I started the PMC by registering for a 190 bike ride where I had to raise $5,000.  The ride was about 3 months away, I didn’t know the first thing about cycling other than what I did as a kid and I didn’t have a single donation.  I signed up and committed to riding and thought that I would figure it out.  As of today, not only did I complete the ride, but I raised more than the $5,000 commitment and hope to continue raising until the October deadline.  The simple slogan was so true.

What does this have to do with Agile?

Of course, being an Agile coach, trainer and consultant, the PMC slogan had another meaning to me altogether.  “Commit.  You’ll figure it out” epitomized to me the Self-Organizing team more than any slogan I have heard.  Working with a team of people towards a common goal with lots of uncertainty, there must be a sense that you will figure it out somehow or you would never start in the first place.

It brought me to a client of mine that is nearing the end of a long project and things are starting to heat up and focus on deployment.  Each Sprint is packed with complex tasks and activities that the team is committing to that push the boundaries of what is possible in a 3 week time period.  Not once in our Sprint planning meeting did we stop to discuss “How” the work would be done.  People signed up for tasks and made a commitment to the team that they would “Figure it out”.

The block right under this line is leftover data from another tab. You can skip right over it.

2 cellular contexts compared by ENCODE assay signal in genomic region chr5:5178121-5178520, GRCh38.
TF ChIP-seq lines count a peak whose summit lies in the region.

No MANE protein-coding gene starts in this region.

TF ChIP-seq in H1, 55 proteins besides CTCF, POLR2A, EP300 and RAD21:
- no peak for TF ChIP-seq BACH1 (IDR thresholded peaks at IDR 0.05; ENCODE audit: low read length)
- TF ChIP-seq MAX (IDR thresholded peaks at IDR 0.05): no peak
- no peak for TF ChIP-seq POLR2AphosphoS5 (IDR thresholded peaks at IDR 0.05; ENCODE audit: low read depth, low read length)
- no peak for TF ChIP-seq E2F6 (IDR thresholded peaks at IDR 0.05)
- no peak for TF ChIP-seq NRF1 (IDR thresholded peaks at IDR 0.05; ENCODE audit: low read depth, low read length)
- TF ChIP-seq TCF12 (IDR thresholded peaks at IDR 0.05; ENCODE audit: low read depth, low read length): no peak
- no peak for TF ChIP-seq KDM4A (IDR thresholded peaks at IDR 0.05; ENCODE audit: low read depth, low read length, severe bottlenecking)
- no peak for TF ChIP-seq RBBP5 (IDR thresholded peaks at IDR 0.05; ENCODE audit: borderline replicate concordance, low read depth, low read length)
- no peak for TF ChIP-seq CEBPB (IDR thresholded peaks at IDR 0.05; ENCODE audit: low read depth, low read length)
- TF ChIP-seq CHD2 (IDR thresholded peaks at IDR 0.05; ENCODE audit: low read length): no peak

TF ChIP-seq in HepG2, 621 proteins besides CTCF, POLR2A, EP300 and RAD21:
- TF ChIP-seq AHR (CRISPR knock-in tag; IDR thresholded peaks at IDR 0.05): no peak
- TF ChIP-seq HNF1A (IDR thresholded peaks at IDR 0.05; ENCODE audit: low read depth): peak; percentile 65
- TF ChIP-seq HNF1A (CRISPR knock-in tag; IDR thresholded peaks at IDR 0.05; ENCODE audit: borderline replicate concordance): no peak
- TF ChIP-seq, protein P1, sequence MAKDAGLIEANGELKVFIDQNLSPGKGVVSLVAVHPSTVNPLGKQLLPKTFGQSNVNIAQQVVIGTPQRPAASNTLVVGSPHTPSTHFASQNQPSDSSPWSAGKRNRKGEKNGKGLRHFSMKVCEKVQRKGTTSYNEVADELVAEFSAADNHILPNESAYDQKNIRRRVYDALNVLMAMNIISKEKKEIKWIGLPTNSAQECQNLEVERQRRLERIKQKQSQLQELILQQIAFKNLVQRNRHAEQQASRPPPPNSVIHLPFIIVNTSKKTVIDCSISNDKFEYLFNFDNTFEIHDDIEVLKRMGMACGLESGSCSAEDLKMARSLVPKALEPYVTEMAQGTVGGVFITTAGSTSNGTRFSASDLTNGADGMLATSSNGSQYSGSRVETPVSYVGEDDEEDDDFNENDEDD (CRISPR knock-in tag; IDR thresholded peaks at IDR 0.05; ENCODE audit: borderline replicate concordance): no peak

Comparing the commitment I made to ride in the 2013 PMC to what an Agile team does for each Sprint may seem like comparing Apples to Oranges.  We are talking about a 190 mile bike ride to raise money for Cancer research being compared to building some feature\product that a company will sell for a profit, however, neither will succeed without a Commitment.

If there is one thing I would like to leave you with from my experience doing something that truly wasn’t about myself, it is this slogan,  “Commit.  You’ll figure it out”.  This simple slogan is so powerful in so many ways and yet it brings out what makes people so remarkable in what can be done when you are all focused on the same goal.

Commit.  Even if you make mistakes

I couldn’t resist writing about one more thing.  After learning that the day 2 start from Bourne to Provincetown wasn’t a formal start, we planned our day.  We would get up at 5am, leave Falmouth by 5:30am and get going on the last leg of the ride with everyone leaving that morning for Provincetown.  Only one problem:  Everyone left at 5:30am.

Late for Breakfast


What should have been a field filled with 2,000 or so bikes, looked more like the end of a concert.  There were 4 bikes remaining on the racks.  Everyone had started the ride and it was only our bikes that remained.

After getting over the comedy of the situation, we quickly jumped on our bikes and started the last leg just as we started the first. The 4 of us were committed to finish.

Riding over the Bourne Bridge as a team of 4 and seeing no-one in sight reminded me that even though mistakes will happen, once you commit to something, nothing will prevent you from accomplishing your goal.

If you are interested in making your own Commitment and would like to make a donation to the 2013 PMC, please click here.  You’ll figure it out.